Anonymous said...

Microsoft doesn't need to pay more in salaries to keep us there, do they?

The leadership of this company know that MS is a highly desirable place to work. Unless things somehow turn dramatically worse in those who leave, don't expect broad salary increases across the board. I'm not expecting it. I'll continue to go to work every day with thankfulness for the job that I have, enjoy the life I have outside of work, and not allow this company to consume my personal identity.

By the way, we're getting Starbucks in every kitchen. That's kinda cool, eh?

Anonymous said...

After reading the negativism from perennially cynical MSFT commenters, I'm not sure whether the problem is with the folks at the top - or with the rank and file.

Perhaps people should stop whining and head to their dev boxes and crank out code.

Anonymous said...

No matter what you think about the new system, you have to admit that LisaB blew away every other exec at the talk - what in gods name was the point of that long, drawn out ra-ra bullshit? As someone else pointed in the comments, NONE of the execs came off as sincerely passionate about the technology or the products - they just seemed like a bunch of boring old businessmen. Gee, that was a great use of all the person-hours spent company-wide watching them spin their bs ("a rising tide lifts all ships.."). And what the fuck was up with Raikes? Do "KT" and "KJ" call him "JR"??!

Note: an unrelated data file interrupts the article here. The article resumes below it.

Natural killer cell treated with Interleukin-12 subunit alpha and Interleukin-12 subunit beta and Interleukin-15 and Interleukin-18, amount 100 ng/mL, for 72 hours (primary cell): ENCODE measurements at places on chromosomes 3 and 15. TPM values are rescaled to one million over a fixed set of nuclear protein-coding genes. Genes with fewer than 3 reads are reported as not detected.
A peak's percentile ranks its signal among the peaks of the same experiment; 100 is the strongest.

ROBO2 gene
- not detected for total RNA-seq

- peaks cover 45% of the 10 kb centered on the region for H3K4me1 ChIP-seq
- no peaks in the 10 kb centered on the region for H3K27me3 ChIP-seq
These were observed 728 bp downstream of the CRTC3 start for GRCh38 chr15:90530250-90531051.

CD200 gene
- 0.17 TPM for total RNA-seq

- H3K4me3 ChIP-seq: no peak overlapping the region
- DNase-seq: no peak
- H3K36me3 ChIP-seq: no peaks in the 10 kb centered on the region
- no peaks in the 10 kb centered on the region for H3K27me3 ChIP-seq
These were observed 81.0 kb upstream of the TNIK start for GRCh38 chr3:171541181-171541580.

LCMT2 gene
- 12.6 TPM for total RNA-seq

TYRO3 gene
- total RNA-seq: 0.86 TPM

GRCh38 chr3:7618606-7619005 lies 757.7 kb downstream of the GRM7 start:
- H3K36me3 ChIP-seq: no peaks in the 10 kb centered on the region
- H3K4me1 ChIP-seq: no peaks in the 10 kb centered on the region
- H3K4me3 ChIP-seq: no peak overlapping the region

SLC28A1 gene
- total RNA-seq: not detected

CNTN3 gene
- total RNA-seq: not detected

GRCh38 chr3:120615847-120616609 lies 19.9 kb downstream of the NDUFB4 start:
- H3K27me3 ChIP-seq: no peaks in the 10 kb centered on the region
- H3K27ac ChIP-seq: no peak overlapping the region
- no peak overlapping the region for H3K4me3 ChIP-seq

As for the comp overhaul, the best thing about it is the killing of the curve. Those new hires don't know how good they have it!

PS Not being sarcastic here at all, but after all these years I kinda like that Farmer's Bros taste :)

OK, I'll wait for SP1 of this program.
Best comment. Ever

Anonymous said...

Oust Bill and Steve and put Lisa Brummel and Jeff Raikes in power.



However, a significant amount of posts here are at their heart saying nothing more than "we are so undercompensated I just can't believe it, I mean, have you ever heard of such a tragedy?" News Flash: If you want to be a multi-millionaire (without becoming a partner) and retire by age 40 MS is not the place for you.

I see very few people asking to be a multi-millionaire. Many people are concerned that with their current salaries that they cannot afford a decent house close to their office. Sure, it's MUCH worse in SVC, but it's bad in Redmond too.

And while I am certainly not DEMANDING it, it would be nice if the average joe had even a chance to get the multi-million dollar rewards reserved for the partners. With the new rewards system, a consistent superstar has a chance at these sorts of rewards even if they aren't on the management track.

Frankly, mobility *without personal cost* is one key to field satisfaction. Provide us with the equipment, tools and software that truly enable us to work from anyplace (customer) at anytime (customer meetings) and we'll be happier workers.

There's a program in place that I believe starts in FY06 that will provide a PPC or Smartphone to ALL field employees free. Search the intranet for "smartphone" and you should find the info pretty quickly.

I can now get more that the 1200 stock grants everytime I nail a 4.0 or better.